Guest Post: Reporting from the Edges of Exceptionalism: Early American History in Oceania in 2016

Today’s post is by Taylor Spence, a Lecturer in Monash University’s School of Philosophical, Historical and International Studies and a Research Fellow with the Monash Indigenous Centre. Agricultural History will publish Dr. Spence’s next article, “The Canada Thistle: The Pestilence of North American Colonialisms and the Emergence of an Exceptionalist Identity, 1783-1839” (vol. 90, no.3), this fall. He lives in Melbourne and Brooklyn.

Small_picture_of_Rhys_with_book_1983As a local representative of American Empire in Melbourne, Australia, and fifteen years after Michael McGerr and Ian Tyrrell’s spirited exchange in the pages of the American Historical Review, in which they wrestled with the potential gains and losses of a transnational American history, I thought it was time, in the spirit of Alistair Cooke, to send a “Letter to America,” checking in on the topic of American Exceptionalism and the viability of the transnational historical project in Oceania.[1] Reporting from the front lines of the outward-pression of the exceptionalist frontier, I can report that it has only partially been successful: you in the U.S. have much more work to do if you hope to bring Australians to worship at the altar of Washington, Hamilton, and Lincoln. Perhaps a touring company of Hamilton would be in order? But if, in all seriousness, the continued popularity of American history courses at my Australian university and a similar lack of popularity for Australian history courses attests to the successful mystification of a certain segment of the population, the clear-eyed work of Oceanic Early Americanists demonstrates that the U.S. metanarrative is but grist for the mill. For decades, now, these scholars have produced an unabating stream of masterful transnational studies, which are methodically eroding the exceptionalist juggernaut. Continue reading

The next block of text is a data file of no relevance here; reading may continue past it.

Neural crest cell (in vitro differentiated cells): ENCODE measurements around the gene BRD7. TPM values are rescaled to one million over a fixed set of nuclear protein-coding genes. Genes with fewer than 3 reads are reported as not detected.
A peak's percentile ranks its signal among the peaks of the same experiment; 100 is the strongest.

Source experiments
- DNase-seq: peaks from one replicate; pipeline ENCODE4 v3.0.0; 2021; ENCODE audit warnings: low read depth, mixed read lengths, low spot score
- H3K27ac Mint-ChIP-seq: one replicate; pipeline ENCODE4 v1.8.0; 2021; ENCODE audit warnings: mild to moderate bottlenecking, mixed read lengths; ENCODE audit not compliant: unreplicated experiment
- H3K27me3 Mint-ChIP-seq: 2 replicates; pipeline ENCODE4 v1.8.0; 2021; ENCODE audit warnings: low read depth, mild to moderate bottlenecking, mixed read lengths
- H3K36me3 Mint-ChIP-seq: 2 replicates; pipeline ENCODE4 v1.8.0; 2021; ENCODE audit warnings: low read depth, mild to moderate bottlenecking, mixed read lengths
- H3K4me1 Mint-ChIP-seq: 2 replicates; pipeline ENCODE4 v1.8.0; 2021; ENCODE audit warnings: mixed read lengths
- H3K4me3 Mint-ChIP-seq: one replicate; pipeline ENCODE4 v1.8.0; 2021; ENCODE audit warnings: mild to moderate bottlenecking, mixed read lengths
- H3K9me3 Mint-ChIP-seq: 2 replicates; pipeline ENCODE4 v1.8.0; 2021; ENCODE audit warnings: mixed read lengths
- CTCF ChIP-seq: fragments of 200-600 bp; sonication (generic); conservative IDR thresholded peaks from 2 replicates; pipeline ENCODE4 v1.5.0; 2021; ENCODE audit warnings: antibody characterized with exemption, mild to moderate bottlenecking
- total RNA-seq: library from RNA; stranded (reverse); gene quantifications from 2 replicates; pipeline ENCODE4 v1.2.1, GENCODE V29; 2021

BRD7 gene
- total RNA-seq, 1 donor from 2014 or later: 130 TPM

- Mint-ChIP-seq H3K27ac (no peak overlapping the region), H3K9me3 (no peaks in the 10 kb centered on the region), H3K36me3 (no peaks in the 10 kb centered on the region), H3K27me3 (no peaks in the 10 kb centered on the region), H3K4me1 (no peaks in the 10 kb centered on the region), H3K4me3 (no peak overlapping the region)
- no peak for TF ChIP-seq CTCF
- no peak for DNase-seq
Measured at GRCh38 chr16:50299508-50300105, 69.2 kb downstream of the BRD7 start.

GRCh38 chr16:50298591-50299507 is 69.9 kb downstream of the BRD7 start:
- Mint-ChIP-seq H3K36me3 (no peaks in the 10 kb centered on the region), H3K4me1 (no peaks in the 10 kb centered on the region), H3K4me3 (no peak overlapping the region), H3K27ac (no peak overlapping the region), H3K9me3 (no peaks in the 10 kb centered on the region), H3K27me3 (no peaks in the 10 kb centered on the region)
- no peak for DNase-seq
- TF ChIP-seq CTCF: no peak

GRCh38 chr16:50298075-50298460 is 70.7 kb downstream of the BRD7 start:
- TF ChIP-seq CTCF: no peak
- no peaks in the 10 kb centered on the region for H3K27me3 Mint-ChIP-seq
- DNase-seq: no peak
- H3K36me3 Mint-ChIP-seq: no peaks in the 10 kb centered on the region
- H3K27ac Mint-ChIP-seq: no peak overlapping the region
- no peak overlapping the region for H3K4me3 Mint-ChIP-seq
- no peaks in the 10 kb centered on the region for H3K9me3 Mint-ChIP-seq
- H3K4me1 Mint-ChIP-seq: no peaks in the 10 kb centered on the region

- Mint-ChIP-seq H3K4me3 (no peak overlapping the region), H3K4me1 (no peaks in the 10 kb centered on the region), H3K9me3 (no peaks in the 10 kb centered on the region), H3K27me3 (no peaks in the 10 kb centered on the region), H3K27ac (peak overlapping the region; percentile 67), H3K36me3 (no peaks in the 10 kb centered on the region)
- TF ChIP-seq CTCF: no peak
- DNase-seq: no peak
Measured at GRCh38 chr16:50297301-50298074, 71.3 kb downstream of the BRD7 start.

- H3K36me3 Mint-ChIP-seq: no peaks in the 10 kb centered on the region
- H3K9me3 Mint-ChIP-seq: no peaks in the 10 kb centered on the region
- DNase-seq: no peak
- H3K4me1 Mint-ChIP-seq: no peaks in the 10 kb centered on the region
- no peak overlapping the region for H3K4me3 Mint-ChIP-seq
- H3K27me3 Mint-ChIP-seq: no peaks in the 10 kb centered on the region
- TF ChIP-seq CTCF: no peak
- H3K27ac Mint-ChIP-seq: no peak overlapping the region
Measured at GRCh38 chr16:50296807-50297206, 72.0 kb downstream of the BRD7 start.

A View from Albion

Readers of The Junto may not be familiar with the early American history scene in the UK. Hailing one from each side of the Atlantic but both working in Britain, Tom Cutterham and I have had to grapple with the problems and positives of working on the history of one continent while living on another. Here is a brief sketch of how the land lies on the other side. Continue reading